(Washington, D.C.) — Following the collapse of the democratic government in Afghanistan and the Taliban’s seizure of power, the United States and Europe now face an acute Afghan refugee crisis. Experts are predicting a flood of between twenty and thirty thousand displaced Afghan citizens per week, making their way westward, in search of safety and asylum.

However, while in most cases western democracies are coordinating to grant them safe passage and new homes, the Turkish government has committed to strongly bolstering its security in order to keep Afghan refugees from entering the country.

Turkish Democracy Project Executive Director Madeleine Joelson and Senior Advisor Diliman Abdulkader have both condemned this behavior.

TDP Executive Director Madeleine Joelson said:

“The Turkish government is currently heightening its border security with a view to preventing the entry of Afghan refugees into the country. It is unclear whether the Erdogan government has any plans to grant them even safe passage across the border into Europe.

“Cynical in its own right, this decision could prove disastrous if the refugee population on the Turkish border grows to the numbers which are naturally to be expected. Erdogan’s military forces have repeatedly demonstrated their willingness to disregard the humanity of vast populations of people when doing so is politically efficacious.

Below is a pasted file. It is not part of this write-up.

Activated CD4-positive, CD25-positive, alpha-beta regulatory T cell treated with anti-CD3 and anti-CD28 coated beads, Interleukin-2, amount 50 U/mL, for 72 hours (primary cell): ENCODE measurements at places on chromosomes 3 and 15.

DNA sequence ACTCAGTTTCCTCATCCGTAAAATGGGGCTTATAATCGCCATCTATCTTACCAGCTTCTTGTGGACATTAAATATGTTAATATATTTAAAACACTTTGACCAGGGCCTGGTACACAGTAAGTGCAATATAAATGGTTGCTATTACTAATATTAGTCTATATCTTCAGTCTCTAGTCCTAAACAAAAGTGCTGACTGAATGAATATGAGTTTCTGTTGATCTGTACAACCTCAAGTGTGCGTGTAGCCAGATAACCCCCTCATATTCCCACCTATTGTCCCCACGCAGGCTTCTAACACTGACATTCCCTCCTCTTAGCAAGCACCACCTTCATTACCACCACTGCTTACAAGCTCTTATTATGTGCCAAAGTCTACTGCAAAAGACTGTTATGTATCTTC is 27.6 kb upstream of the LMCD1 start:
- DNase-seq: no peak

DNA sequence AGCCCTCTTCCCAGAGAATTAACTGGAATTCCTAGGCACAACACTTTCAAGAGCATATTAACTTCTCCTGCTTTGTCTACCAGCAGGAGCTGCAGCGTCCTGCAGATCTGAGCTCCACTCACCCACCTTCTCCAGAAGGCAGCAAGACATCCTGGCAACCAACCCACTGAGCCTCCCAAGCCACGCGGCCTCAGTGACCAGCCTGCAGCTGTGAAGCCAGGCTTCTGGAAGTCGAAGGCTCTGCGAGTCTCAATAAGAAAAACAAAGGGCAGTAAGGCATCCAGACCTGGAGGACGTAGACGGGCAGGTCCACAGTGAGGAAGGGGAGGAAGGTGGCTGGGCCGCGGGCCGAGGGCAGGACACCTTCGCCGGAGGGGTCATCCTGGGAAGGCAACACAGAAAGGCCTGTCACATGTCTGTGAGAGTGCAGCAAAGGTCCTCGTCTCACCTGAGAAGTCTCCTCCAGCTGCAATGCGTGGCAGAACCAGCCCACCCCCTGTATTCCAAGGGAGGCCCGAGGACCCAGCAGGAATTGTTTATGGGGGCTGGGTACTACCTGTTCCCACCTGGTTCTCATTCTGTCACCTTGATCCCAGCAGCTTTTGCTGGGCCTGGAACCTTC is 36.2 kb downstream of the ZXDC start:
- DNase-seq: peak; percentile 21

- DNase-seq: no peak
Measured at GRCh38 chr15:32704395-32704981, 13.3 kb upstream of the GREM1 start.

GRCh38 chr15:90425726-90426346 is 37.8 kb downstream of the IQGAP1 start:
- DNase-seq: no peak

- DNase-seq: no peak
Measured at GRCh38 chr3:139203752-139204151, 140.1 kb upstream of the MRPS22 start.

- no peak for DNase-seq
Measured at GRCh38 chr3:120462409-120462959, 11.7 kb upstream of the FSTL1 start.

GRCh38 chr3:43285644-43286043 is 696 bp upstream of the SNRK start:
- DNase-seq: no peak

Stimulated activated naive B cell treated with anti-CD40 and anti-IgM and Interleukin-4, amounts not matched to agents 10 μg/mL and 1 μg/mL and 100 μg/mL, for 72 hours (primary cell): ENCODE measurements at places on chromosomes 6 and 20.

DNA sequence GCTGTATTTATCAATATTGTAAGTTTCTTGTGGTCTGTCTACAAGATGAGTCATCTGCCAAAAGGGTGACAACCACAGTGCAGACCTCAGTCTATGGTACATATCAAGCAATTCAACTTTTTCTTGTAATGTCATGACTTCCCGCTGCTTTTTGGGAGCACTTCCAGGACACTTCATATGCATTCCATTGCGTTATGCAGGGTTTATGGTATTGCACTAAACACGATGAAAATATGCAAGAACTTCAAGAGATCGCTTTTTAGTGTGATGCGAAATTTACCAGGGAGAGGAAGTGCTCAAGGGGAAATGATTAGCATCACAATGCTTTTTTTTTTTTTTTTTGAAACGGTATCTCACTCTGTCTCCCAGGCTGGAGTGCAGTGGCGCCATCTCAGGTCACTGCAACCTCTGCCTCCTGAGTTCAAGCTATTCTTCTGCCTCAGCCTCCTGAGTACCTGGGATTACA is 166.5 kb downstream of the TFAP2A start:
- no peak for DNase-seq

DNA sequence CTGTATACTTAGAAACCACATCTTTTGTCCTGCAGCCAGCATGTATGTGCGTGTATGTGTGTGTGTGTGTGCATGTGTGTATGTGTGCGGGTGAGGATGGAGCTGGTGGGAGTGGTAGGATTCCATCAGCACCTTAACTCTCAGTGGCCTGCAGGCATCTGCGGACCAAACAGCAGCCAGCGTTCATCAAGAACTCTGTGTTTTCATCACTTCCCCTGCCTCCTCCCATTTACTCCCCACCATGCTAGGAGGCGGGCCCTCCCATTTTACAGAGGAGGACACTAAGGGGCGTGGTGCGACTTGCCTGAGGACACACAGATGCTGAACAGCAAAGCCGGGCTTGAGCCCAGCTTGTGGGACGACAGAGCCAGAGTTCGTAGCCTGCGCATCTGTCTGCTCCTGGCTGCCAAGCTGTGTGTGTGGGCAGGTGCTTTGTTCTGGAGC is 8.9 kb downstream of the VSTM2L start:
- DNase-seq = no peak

“This crisis once again underscores the importance of holding Turkey accountable in an effort to halt its drift towards authoritarianism. Recent events in Afghanistan are a sobering reminder of how fragile democracy can be. They are also a reminder of Turkey’s importance in the region as a promoter of peace and cultural freedom. Turkey has been able to play that role historically, and although its current government is moving in a worrying direction, we believe it can do so again.

“This is a moment in which western states are being forced to re-evaluate their international commitments and reconsider how they pick their battles in the effort to promote and protect democracy worldwide. In this process of self-reflection, it should become obvious that halting Turkey’s drift towards authoritarianism is a cause we cannot afford to abandon.”

TDP Senior Advisor Diliman Abdulkader said:

“The images of Afghan refugees fleeing for their lives from the encroachment of the Taliban will haunt the international community for years to come. One community that is unfortunately familiar with this experience are the Kurdish people of Syria and Iraq. In the past few years, they have been mercilessly targeted by the Turkish military, who have killed thousands and displaced hundreds of thousands more in an ongoing illegal invasion, occupation, and expansion into Kurdistan.

“In all that time, the international community have done nothing. They have allowed Turkey, a nominal democracy, to engage in war crimes reminiscent of those committed only by the most barbarous of authoritarian states, while, on the domestic front the Erdogan government has ramped up persecution of political opponents, journalists, ethnic minorities, women and the LGBTQ community.

“In spite of this, a democratic tradition remains in Turkey to be salvaged. Domestic opposition to the current government is strong. If the international community bands together at this crucial moment to support civil society in Turkey and deter it from its current path, Turkey may yet be brought fully back into the fold of the western democracy.”